Apparently, the smoking lamp will soon be out in combat zones.
The Prevent All Cigarette Trafficking Act of 2009 quietly took effect June 29. It cut off those care packages by effectively requiring that tobacco be sent with one particular kind of U.S. Postal Service shipping that requires a signature for delivery but does not deliver to most overseas military addresses.[…]Interestingly, bans of this nature customarily foster black market operations and it's hardly arguable that black markets are a field of expertise possessed by the military. I suspect that servicemen and women will find a way to get their smokes.
The law was created to prevent minors from ordering cigarettes through the mail and to prevent trafficking by requiring tracking and confirmation that the recipient is old enough. It allows small shipments of tobacco products, but only via Express Mail because that's the only postal service product that meets the identification requirements under the law.
"The issue is that Express Mail is not available to some overseas military destinations, primarily Iraq or Afghanistan," said Beth Barnett, spokeswoman for the postal service in Tennessee.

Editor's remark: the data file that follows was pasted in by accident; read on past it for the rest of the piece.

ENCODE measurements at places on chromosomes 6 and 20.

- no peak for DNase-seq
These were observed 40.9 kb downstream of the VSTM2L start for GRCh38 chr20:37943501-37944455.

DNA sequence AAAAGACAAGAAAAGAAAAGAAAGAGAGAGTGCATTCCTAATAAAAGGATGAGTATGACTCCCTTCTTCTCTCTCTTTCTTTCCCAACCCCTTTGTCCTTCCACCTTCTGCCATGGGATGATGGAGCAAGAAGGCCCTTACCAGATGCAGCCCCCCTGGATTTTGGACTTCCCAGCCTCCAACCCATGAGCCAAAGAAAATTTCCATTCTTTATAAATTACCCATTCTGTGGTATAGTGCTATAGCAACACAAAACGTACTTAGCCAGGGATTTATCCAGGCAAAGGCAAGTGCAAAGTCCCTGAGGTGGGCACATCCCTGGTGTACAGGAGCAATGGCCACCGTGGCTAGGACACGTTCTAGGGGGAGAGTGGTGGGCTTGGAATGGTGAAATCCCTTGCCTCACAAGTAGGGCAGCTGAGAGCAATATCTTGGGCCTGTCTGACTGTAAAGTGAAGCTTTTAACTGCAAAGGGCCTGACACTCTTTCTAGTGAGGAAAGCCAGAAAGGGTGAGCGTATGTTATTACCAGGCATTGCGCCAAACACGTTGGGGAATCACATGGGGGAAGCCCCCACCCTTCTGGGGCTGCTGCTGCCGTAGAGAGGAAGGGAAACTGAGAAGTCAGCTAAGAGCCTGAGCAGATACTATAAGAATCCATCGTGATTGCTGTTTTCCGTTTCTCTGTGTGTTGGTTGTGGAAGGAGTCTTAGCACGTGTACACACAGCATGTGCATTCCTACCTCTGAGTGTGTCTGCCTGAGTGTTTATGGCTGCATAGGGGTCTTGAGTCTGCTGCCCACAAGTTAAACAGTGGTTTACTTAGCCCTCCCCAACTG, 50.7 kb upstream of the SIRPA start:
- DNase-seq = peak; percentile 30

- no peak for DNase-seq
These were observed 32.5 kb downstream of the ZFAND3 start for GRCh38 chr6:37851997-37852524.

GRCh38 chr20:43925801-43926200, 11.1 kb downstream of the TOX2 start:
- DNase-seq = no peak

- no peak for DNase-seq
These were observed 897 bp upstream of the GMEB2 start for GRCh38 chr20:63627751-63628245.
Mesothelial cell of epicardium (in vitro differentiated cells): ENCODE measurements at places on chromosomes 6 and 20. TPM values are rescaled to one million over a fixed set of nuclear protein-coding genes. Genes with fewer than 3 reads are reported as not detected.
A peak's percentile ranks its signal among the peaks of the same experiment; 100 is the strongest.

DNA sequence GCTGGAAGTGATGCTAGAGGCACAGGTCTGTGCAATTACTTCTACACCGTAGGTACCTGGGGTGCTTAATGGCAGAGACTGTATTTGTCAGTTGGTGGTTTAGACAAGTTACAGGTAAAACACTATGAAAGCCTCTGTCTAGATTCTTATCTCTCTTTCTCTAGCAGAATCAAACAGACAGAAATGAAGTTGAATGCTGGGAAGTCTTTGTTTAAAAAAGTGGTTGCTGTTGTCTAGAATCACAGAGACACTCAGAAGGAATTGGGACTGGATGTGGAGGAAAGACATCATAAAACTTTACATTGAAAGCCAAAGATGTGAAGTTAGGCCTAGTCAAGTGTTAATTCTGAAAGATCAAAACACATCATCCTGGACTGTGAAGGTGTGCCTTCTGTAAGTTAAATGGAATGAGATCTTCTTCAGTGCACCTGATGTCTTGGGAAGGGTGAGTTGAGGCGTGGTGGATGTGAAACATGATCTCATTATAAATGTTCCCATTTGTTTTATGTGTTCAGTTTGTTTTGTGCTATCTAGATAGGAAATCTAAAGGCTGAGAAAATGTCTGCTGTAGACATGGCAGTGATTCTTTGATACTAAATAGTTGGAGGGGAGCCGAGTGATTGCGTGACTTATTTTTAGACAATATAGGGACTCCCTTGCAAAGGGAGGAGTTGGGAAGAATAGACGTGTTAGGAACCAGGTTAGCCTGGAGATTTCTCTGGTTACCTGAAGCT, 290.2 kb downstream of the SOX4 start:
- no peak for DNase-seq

Families don't have any other options for shipping cigarettes. The law only affects the U.S. Postal Service because UPS and FedEx do not allow consumer-to-consumer shipping of tobacco.
However, there's also this little element to keep in mind.
The military has been trying to reduce smoking among soldiers and vets, including banning indoor smoking and ending smoking on submarines by the end of the year.Frankly, I contend that Congress needs to quit the nit-picky social engineering of the military. It kills morale. Ironically, even a condemned man is offered a smoke before being shot by a firing squad.
The Pentagon laid out a plan in 1999 to reduce smoking rates by 5 percent a year and reduce chewing tobacco use to 15 percent by 2001, but wasn't able to achieve the goals. And the Defense Department received a study last year recommending the military move toward becoming tobacco-free perhaps in about 20 years.
I suspect that if liberal politicians get their way, the battlefield, with bombs bursting and people dying, will ultimately be regulated as a smoke-free workplace.
[Add.] Defense Secretary Robert M. Gates said he does not plan to take away soldiers' smokes since he doesn't want to increase the stress and strain of fighting in a combat zone. On the other hand, Gates said it's "not our preference to have a force using tobacco products."
Of course, the problem isn't getting permission to smoke. It's getting the smokes. The new law prevents sending cigs to the troops.
[Add.] On target comment:
I pity the Taliban unit that decides to attack some soldiers who’ve run out of cigarettes. There won’t be any prisoners. Can anyone tell me how many soldiers in combat have died from smoking?Thanks to This Ain't Hell.
Companion post at The Jawa Report.